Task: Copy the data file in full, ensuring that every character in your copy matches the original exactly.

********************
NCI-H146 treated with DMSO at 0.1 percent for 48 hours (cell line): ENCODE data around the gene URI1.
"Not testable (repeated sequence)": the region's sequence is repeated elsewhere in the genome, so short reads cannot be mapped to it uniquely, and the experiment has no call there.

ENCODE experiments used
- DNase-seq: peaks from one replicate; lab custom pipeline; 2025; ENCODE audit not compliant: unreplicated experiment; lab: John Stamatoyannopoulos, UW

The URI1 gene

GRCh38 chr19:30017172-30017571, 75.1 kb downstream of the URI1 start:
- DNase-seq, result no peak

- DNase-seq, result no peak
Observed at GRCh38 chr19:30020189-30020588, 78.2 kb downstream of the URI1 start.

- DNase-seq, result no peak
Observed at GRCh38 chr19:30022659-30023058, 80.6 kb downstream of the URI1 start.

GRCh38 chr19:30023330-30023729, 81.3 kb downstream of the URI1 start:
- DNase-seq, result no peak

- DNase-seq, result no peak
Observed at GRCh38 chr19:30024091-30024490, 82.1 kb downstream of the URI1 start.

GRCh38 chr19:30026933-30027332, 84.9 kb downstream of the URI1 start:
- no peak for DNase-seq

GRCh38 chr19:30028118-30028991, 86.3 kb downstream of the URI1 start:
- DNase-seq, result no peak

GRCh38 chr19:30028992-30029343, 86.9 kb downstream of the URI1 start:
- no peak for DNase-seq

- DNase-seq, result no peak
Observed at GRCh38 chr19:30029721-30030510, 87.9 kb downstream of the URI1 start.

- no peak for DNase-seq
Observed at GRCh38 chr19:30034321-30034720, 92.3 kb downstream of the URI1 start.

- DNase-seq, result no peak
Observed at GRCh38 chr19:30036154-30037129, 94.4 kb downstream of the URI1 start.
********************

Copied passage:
NCI-H146 treated with DMSO at 0.1 percent for 48 hours (cell line): ENCODE data around the gene URI1.
"Not testable (repeated sequence)": the region's sequence is repeated elsewhere in the genome, so short reads cannot be mapped to it uniquely, and the experiment has no call there.

ENCODE experiments used
- DNase-seq: peaks from one replicate; lab custom pipeline; 2025; ENCODE audit not compliant: unreplicated experiment; lab: John Stamatoyannopoulos, UW

The URI1 gene

GRCh38 chr19:30017172-30017571, 75.1 kb downstream of the URI1 start:
- DNase-seq, result no peak

- DNase-seq, result no peak
Observed at GRCh38 chr19:30020189-30020588, 78.2 kb downstream of the URI1 start.

- DNase-seq, result no peak
Observed at GRCh38 chr19:30022659-30023058, 80.6 kb downstream of the URI1 start.

GRCh38 chr19:30023330-30023729, 81.3 kb downstream of the URI1 start:
- DNase-seq, result no peak

- DNase-seq, result no peak
Observed at GRCh38 chr19:30024091-30024490, 82.1 kb downstream of the URI1 start.

GRCh38 chr19:30026933-30027332, 84.9 kb downstream of the URI1 start:
- no peak for DNase-seq

GRCh38 chr19:30028118-30028991, 86.3 kb downstream of the URI1 start:
- DNase-seq, result no peak

GRCh38 chr19:30028992-30029343, 86.9 kb downstream of the URI1 start:
- no peak for DNase-seq

- DNase-seq, result no peak
Observed at GRCh38 chr19:30029721-30030510, 87.9 kb downstream of the URI1 start.

- no peak for DNase-seq
Observed at GRCh38 chr19:30034321-30034720, 92.3 kb downstream of the URI1 start.

- DNase-seq, result no peak
Observed at GRCh38 chr19:30036154-30037129, 94.4 kb downstream of the URI1 start.